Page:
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May 5, 2013: “Life on the J-Curve Part 1”

Welcome to the first of this three part series entitled “Life on the J-Curve” based on Dr. Richard Swenson’s two books entitled Margin and The Overload Syndrome. I want to say up front that much of what you will hear in this series is NOT my original work. These books are so compelling, and Swenson says it so well that much of what I have done is just to distill his work. I have mentioned these books to you before, but felt they deserved a more thorough consideration. I cannot recommend these books highly enough, although full disclosure again requires me to let you know that Swenson himself is an evangelical Christian; however, he is the least heavy handed one I have ever read, and those themes are mostly quietly implicit. And because the substance of these books is so good, I encourage you to consider eating the meat and spitting out the bones, (apologies to our vegetarians for the metaphor.) The other warning up front is that the font in these books, at least in the version I am familiar with, is ridiculously small. So have your reading glasses at the ready.

Swenson defines Margin as the space between our load and our limits. It is the little bit of breathing room or open space in life where regeneration happens, where sanity is restored. In Judeo Christianity, it is based on the notion of Sabbath where it is found to be a non-negotiable and central COMMANDMENT; one which was made overly rigid and finally trivial, but which still has a potent, underlying meaning in any case.

To put in clear and simple terms, Swenson says, “Margin is being fifteen minutes late to the doctor’s office because you were ten minutes late getting out of the meeting because the agenda was way too full. Margin is building in ten extra minutes for each of these activities, so you can drive at a sane pace, arrive a few minutes early and even breathe a little along the way. Marginless is being asked to carry a load five pounds heavier than you can lift. Margin is having a friend is a friend to carry half the burden. Marginless is fatigue, margin is energy. Marginless is our culture and the disease of our time. Margin is its cure.

Our problem in this day and age is that we have lost margin not just on an individual, interpersonal level, and not just in a gradual way. Swenson says we have lost it collectively and culturally in a way that is unique to our particular time in history, and in a way that is far more serious than just that “we have become too busy” and “ya, ya everybody’s burned out.”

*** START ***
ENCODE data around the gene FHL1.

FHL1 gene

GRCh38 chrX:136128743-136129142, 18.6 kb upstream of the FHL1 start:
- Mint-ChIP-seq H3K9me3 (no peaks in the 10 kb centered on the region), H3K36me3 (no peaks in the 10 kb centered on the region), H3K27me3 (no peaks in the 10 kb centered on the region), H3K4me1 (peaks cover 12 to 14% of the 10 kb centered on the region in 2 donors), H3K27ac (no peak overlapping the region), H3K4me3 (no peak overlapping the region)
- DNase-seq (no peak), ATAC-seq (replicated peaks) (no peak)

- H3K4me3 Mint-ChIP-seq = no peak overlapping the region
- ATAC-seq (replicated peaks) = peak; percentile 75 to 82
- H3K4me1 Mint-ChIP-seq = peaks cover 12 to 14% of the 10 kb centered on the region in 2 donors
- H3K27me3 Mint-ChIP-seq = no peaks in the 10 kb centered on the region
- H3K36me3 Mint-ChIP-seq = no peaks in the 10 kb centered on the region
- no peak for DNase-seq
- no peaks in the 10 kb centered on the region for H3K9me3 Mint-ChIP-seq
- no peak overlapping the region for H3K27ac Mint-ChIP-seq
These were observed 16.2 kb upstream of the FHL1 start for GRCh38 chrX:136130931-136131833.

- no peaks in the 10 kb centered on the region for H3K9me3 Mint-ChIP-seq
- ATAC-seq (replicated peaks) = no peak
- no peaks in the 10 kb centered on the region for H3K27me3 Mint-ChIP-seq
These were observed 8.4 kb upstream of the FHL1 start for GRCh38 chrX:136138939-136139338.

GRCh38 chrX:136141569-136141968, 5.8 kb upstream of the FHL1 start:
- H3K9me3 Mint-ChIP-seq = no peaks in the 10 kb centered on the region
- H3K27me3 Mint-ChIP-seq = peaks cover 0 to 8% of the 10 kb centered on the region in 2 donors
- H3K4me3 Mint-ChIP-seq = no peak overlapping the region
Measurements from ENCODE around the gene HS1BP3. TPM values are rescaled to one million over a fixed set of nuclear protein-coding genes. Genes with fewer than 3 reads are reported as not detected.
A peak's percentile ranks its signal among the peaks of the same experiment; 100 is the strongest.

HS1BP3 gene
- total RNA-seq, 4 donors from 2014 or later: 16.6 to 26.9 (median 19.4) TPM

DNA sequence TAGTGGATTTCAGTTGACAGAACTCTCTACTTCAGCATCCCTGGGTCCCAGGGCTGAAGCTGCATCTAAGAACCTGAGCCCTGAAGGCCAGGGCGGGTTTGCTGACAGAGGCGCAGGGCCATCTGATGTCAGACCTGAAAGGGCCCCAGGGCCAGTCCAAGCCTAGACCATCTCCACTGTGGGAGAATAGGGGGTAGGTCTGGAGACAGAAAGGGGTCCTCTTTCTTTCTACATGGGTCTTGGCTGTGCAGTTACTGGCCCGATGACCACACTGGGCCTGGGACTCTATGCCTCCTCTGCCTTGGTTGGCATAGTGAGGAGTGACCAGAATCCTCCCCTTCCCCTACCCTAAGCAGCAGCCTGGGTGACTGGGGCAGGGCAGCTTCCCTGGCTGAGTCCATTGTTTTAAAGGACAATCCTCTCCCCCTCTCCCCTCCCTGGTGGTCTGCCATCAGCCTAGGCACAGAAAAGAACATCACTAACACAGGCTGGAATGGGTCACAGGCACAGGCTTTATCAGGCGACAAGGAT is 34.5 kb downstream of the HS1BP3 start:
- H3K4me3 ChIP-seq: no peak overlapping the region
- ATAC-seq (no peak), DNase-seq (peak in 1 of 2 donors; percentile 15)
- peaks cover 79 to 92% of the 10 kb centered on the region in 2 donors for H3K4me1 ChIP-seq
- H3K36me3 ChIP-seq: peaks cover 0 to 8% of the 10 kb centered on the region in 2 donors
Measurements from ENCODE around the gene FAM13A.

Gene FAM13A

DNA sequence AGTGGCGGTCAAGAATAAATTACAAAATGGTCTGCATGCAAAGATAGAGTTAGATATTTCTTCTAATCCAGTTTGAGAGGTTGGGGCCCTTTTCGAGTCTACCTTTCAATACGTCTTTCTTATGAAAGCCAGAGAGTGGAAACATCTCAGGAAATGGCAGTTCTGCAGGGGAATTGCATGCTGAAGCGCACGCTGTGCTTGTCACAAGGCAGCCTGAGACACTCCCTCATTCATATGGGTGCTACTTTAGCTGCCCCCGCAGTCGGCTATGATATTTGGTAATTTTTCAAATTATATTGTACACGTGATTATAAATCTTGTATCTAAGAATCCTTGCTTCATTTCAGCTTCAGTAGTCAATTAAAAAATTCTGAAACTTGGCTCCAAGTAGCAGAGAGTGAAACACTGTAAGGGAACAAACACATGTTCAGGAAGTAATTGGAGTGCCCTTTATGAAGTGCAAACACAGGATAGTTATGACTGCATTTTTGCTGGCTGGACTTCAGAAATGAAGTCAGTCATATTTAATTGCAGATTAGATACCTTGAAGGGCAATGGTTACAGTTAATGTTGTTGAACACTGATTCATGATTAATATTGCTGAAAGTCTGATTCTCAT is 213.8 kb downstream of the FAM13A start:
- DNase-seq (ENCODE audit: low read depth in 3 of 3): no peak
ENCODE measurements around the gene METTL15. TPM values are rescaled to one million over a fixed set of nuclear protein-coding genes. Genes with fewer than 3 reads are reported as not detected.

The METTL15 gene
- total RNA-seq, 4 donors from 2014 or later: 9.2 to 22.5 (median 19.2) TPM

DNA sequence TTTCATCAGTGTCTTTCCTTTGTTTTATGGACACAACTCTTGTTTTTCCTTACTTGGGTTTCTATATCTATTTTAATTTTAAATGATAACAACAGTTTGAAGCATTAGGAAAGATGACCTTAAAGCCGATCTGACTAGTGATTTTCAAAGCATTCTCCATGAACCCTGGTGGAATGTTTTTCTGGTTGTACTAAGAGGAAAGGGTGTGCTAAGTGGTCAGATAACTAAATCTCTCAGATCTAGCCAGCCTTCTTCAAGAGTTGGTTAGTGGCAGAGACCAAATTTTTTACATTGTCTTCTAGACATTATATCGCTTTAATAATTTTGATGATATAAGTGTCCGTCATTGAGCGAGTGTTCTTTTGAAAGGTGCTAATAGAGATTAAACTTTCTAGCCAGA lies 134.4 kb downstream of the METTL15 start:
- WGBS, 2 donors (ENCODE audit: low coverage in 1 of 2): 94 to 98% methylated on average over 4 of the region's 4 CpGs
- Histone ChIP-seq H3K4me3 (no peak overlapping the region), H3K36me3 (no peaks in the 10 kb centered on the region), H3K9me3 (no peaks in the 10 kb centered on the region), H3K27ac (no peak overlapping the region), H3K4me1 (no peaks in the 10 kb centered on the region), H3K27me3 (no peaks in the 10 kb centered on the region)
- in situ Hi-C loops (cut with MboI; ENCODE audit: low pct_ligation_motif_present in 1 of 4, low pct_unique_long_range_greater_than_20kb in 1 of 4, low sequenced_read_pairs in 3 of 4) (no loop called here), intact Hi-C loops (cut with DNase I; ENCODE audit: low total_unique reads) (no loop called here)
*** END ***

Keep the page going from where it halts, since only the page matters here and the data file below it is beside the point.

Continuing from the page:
I would invite you now to look at the paper full of graphs that you received this morning. Start with the side that has just the three larger graphs, measuring the broad concepts of information, complexity and change in general. You will notice that each of these starts out with a long period of gradual, incremental growth along the X axis, up until roughly the 1970’s when the line suddenly begins to shoot up, making it a rather dramatic J-curve. If you turn the paper over, you will see the specific measures that were used to formulate the broader, summary conclusions. These are only some of them. The book includes many, many more. And these only go through 2000. Imagine if we had the information from 2000 ’til now. Imagine if we had scales for things like number of hours spent watching TV, or number of hours spent engaged with hand held devices, which were barely beginning to be used at the time of this research

The underlying point Swenson really tries to make in all this is to show that we have moved from gradual, linear change to exponential change, and that we do not have the mental framework to understand how dramatic that difference is.

To illustrate how rapidly exponential numbers accumulate, and why they are so hard for us to envision, long range forecaster J. Scott Armstrong gave a graduate class of 20 business students the following puzzle: If you folded a piece of paper in half 40 times, how thick would the result be?

13 students said less than one foot.

5 students said between one foot and one mile.

2 students said between one and 2000 miles.

None said greater than 2000 miles.

The correct answer, according to Armstrong IS THAT THE PAPER WOULD BE THICK ENOUGH TO REACH TO THE MOON AND BACK. I’ll leave it to some of you folks to check his math, which I am quite confident somebody here will probably want to do.